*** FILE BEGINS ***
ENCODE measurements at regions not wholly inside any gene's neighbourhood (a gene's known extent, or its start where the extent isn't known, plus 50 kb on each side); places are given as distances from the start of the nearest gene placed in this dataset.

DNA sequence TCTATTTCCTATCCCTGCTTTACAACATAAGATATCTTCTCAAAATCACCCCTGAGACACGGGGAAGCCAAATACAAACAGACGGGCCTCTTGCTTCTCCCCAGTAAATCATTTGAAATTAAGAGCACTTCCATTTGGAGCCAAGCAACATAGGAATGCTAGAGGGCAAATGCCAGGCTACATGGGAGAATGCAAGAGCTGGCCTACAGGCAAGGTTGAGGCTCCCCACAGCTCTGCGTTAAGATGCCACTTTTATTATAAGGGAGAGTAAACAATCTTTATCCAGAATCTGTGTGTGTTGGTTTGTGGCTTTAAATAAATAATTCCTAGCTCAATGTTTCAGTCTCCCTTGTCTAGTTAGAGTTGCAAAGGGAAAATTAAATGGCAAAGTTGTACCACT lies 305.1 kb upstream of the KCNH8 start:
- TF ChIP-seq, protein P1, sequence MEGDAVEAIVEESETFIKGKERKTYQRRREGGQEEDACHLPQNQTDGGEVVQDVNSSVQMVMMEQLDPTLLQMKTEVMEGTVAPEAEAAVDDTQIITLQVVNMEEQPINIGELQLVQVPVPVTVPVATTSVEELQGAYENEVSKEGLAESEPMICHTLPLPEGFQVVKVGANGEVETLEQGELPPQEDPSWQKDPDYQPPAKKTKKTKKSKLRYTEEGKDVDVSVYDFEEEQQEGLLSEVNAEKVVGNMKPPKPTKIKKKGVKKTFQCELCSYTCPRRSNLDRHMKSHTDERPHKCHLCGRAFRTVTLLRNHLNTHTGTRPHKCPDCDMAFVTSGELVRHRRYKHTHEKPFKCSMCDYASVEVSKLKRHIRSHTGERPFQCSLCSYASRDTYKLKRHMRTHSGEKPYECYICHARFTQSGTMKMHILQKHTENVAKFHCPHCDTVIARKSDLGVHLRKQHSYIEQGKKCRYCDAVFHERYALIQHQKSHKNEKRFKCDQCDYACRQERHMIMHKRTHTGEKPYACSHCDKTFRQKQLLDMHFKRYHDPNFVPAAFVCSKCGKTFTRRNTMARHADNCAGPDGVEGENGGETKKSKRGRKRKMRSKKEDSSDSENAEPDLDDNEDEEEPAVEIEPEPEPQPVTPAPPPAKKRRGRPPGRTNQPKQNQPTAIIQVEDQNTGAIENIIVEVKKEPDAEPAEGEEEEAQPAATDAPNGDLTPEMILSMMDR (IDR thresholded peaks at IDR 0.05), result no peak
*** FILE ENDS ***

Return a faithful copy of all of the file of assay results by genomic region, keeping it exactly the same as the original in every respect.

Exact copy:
ENCODE measurements at regions not wholly inside any gene's neighbourhood (a gene's known extent, or its start where the extent isn't known, plus 50 kb on each side); places are given as distances from the start of the nearest gene placed in this dataset.

DNA sequence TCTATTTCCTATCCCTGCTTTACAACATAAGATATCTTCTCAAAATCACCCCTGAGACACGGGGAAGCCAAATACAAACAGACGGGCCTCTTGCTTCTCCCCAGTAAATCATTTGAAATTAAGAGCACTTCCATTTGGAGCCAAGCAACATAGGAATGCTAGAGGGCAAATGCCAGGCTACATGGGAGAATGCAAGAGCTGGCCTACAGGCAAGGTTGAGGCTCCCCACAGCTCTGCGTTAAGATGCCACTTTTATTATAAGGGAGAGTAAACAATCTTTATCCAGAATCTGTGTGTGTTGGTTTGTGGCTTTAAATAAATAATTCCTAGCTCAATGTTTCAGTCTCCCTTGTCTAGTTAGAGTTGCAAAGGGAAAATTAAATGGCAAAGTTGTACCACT lies 305.1 kb upstream of the KCNH8 start:
- TF ChIP-seq, protein P1, sequence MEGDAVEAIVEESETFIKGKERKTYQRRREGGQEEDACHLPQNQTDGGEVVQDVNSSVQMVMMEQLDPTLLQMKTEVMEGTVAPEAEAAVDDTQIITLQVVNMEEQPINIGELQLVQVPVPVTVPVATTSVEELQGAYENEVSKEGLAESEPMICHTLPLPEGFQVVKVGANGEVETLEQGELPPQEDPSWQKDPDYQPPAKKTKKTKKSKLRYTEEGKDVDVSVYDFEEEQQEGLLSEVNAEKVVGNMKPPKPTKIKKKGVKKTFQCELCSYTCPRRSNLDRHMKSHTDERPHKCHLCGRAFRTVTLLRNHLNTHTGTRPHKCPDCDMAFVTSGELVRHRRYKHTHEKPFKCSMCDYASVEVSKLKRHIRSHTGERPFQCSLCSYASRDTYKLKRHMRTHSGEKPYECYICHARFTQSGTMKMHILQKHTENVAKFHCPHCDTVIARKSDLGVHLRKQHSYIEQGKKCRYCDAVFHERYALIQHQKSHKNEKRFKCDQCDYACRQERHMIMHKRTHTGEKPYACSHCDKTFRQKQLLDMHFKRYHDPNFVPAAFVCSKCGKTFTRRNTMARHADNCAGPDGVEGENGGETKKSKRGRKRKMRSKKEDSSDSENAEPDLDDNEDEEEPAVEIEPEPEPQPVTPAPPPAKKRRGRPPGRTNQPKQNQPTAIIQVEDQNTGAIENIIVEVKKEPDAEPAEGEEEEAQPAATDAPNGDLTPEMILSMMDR (IDR thresholded peaks at IDR 0.05), result no peak